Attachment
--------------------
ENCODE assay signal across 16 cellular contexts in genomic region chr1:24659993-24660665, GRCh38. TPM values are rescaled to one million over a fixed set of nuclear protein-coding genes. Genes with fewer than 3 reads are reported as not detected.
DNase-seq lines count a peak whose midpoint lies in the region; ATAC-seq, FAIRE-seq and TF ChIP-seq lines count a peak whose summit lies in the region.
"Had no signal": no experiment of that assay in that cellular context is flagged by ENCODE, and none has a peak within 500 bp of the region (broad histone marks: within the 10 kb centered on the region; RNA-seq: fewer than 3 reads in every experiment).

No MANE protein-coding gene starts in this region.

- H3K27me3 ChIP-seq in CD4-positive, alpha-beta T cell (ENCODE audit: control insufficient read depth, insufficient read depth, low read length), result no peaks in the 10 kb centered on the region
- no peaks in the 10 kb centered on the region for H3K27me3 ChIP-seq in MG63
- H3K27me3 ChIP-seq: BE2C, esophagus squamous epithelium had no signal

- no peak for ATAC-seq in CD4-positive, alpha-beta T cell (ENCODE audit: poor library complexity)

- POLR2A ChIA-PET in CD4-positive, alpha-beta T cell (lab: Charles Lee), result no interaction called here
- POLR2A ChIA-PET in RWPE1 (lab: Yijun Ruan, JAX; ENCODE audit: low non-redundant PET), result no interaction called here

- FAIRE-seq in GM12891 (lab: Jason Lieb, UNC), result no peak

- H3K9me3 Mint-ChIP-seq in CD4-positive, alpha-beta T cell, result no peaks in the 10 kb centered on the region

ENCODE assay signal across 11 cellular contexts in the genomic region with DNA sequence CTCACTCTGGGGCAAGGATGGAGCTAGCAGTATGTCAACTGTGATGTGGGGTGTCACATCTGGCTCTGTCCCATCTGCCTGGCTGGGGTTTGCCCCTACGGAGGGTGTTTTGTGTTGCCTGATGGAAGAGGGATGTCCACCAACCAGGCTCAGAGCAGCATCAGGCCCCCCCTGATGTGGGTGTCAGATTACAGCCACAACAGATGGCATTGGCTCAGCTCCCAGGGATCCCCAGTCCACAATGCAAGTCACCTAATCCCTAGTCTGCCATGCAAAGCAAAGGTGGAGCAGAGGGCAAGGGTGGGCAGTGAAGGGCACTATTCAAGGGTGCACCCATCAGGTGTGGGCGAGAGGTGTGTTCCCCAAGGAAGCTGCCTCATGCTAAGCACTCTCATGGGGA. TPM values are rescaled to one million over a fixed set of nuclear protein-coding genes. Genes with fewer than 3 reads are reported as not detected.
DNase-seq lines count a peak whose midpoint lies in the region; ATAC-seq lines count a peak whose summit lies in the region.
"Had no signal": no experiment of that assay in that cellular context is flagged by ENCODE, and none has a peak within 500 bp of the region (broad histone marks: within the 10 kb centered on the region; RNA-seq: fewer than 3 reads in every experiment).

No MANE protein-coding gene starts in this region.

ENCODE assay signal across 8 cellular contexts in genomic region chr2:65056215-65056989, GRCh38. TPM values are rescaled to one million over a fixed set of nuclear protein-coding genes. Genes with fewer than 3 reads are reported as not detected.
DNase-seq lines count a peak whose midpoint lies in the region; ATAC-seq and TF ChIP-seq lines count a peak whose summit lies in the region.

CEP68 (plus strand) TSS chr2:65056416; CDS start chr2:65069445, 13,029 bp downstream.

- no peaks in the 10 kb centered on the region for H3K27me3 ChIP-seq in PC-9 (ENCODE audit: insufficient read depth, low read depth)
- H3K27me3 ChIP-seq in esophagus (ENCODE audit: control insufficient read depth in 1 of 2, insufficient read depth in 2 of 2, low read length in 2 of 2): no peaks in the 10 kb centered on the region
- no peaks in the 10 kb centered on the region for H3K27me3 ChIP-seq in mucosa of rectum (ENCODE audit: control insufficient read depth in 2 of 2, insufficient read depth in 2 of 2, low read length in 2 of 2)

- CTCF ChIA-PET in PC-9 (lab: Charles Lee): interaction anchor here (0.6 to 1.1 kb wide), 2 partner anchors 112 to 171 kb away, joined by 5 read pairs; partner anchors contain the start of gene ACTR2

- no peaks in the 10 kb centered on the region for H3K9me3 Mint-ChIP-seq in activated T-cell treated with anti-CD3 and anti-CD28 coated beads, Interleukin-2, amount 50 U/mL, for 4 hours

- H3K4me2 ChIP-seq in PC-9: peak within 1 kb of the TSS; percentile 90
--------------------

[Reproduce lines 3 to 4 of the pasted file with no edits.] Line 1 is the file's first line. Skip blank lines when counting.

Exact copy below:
"Had no signal": no experiment of that assay in that cellular context is flagged by ENCODE, and none has a peak within 500 bp of the region (broad histone marks: within the 10 kb centered on the region; RNA-seq: fewer than 3 reads in every experiment).

No MANE protein-coding gene starts in this region.